The Massachusetts Water Resources Authority, Cambridge, and Somerville have done it again, issuing a new press release about “progress” made in the Alewife Brook through their Sewage Pollution Control Plan. There’s been no progress for the Alewife! The untreated sewage pollution in the Alewife Brook has gotten worse, not better. And unless MWRA increases the capacity of its undersized regional sewer system, the problem of dumping untreated sewage into the Alewife will only get worse with climate change.
In their new press release, MWRA, Cambridge, and Somerville continue to put forward the bizarre idea that because the Alewife Brook is already polluted, they should not have to stop dumping sewage in it1. The truth is that, over the decades, the brook has become badly polluted because its narrow concrete channel has accumulated more than half a million cubic feet of CSO sediment containing human and industrial waste, including PCBs, PAHs, and heavy metals. The presence of this trapped sediment is one reason why water quality in the Alewife Brook can be awful even during dry periods when the MWRA, Cambridge, and Somerville are not dumping untreated sewage there.
MWRA Unfairly Allows Too Much Untreated Sewage Pollution in Alewife Brook
The Alewife Brook is a tiny waterbody in comparison to the Boston Harbor, and the Charles & Mystic Rivers (which, by the way, MWRA also pollutes with nasty sewage!). Still, at least most of the Harbor and River sewage discharge is treated. 100% of the sewage dumped in the Alewife Brook by MWRA, Cambridge, and Somerville is untreated. Compared to the rest of their system, MWRA unfairly allows too much untreated sewage pollution to be dumped into the Alewife Brook.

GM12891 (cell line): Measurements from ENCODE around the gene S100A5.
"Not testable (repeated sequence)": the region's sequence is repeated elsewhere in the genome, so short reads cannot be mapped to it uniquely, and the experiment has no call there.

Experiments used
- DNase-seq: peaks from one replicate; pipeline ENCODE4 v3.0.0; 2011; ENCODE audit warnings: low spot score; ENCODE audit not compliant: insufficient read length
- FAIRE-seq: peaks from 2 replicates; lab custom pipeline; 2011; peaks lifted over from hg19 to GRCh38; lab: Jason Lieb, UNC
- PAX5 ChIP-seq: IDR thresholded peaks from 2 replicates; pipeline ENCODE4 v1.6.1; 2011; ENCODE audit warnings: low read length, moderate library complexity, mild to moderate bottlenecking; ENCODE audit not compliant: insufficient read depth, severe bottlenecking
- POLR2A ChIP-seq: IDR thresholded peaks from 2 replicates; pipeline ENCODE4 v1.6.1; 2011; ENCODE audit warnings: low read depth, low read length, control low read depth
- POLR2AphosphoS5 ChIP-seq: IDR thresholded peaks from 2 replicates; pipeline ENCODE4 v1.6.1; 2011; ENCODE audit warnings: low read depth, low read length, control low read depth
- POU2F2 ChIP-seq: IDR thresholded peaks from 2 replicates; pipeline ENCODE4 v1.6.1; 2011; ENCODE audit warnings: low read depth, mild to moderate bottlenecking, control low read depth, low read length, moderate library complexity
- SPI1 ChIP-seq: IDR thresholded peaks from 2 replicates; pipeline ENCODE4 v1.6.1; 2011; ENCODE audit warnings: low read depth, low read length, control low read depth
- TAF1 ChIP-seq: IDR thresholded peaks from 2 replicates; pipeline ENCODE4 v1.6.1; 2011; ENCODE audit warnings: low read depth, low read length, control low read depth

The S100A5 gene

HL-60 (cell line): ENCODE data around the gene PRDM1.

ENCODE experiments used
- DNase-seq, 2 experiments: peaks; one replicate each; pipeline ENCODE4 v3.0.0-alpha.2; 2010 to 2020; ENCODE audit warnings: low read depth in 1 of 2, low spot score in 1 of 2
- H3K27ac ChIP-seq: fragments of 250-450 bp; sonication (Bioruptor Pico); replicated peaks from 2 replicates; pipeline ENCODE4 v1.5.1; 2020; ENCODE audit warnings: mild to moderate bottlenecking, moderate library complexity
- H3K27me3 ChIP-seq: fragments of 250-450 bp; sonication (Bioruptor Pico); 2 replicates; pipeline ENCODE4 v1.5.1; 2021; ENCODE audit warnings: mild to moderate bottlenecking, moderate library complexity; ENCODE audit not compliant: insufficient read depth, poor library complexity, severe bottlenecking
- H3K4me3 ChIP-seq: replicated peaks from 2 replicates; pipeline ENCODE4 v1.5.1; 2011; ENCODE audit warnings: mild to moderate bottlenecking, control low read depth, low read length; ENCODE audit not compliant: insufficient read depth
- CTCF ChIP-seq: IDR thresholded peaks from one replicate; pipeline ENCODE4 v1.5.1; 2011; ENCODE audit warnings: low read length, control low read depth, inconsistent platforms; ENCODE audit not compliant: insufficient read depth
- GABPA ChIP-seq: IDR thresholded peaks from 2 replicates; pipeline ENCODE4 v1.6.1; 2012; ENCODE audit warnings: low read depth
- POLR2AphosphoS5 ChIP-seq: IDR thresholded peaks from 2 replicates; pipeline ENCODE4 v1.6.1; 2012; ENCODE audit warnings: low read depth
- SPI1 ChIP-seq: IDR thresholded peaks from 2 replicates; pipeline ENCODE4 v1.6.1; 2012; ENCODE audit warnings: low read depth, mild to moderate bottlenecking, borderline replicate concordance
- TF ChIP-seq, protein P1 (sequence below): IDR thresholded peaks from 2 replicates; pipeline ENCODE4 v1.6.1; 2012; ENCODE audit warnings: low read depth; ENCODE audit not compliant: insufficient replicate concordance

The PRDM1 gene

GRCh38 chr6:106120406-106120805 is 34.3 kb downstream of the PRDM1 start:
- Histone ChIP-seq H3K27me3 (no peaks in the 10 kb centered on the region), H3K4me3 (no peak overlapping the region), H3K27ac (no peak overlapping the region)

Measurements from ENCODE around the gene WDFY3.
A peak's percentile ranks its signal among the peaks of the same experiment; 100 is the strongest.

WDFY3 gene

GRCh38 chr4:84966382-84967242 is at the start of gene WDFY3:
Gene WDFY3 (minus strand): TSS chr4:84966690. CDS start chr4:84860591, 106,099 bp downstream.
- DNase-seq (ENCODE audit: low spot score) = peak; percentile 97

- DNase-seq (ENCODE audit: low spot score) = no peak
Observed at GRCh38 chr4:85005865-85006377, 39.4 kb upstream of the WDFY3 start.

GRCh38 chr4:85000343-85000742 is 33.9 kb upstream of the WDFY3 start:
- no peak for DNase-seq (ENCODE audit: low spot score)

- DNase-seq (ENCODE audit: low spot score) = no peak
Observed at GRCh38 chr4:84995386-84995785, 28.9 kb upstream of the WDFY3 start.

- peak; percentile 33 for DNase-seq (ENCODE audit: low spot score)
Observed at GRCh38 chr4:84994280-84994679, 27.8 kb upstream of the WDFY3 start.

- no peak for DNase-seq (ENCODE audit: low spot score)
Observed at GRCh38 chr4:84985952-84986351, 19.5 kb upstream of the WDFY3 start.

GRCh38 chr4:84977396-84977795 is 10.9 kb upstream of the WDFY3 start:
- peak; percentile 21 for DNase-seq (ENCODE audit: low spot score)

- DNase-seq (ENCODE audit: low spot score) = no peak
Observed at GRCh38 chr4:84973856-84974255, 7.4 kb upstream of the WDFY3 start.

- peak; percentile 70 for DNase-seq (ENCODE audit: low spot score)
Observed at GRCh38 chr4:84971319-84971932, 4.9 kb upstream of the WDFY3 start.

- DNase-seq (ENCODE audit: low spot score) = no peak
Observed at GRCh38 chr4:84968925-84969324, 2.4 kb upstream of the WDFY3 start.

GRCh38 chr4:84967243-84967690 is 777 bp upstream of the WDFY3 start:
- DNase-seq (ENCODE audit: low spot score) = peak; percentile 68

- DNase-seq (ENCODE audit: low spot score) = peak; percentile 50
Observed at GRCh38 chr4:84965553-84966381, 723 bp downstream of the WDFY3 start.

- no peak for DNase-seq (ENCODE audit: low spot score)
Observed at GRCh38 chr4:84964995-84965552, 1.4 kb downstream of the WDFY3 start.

EPA Provided Guidance to MWRA in 2022
The Federal Environmental Protection Agency has already provided MWRA with guidance. But, according to their new press release, it appears that MWRA is not listening!
EPA recommended that MWRA take responsibility for the Alewife Brook by doing the following:
- Provide real public participation in the early stages of planning and throughout.
- Improve water quality.
- Implement flood control measures.
- Dredge and remove the Alewife Brook concrete sewage channel, which currently exacerbates area flooding.
- Implement significant gray and green infrastructure work on DCR property, including at Dilboy Park.
- Create an equitable funding structure so the costs do not fall upon lower income residents who cannot afford it.
- Examine which MWRA sewer facilities are nearing the end of their life cycle and take advantage of opportunities for expansion of sewer system capacity.
- Provide major upgrades to the MWRA regional system, including a new pump station, possible expansion or rebuilding of the Caruso Pump Station, the key connection point for the MWRA North System.
- Consider the Environmental Justice communities along Alewife Brook and protect them from flooding.
MWRA Should Provide Economically Achievable CSO Elimination
If they cannot provide a “25-year level of control”2 of their sewage pollution, MWRA, Cambridge, and Somerville should provide CSO treatment for the Alewife. That is the solution set forth in House Bill 886, filed by Representatives Dave Rogers and Adrian Madaro. We are staunch supporters of that legislation. It requires that, within ten years, CSOs must have treatment (which already exists for other water bodies) or stop dumping, except in very large, >25-year storms (as has been engineered elsewhere by MWRA).
MWRA, Please Do Your Job!
It’s time for MWRA to step up and do the job for which it was created. For the Alewife, MWRA needs finally to fulfill its mandated goal of acting for “the preservation and improvement of the health, welfare and living conditions of the citizenry.” Cambridge and Somerville, for their part, need to deliver an ambitious plan to separate their sewers, reduce area flooding, and improve water quality.
- There may be people at MWRA who understand the real situation, but its press release does not show that.
- “25 year level of control” is what MWRA calls “economically achievable CSO elimination”. MWRA provided this level of CSO control to the recreational beaches in Dorchester Bay. See page 5, MWRA CSO Post Construction Compliance Monitoring Program.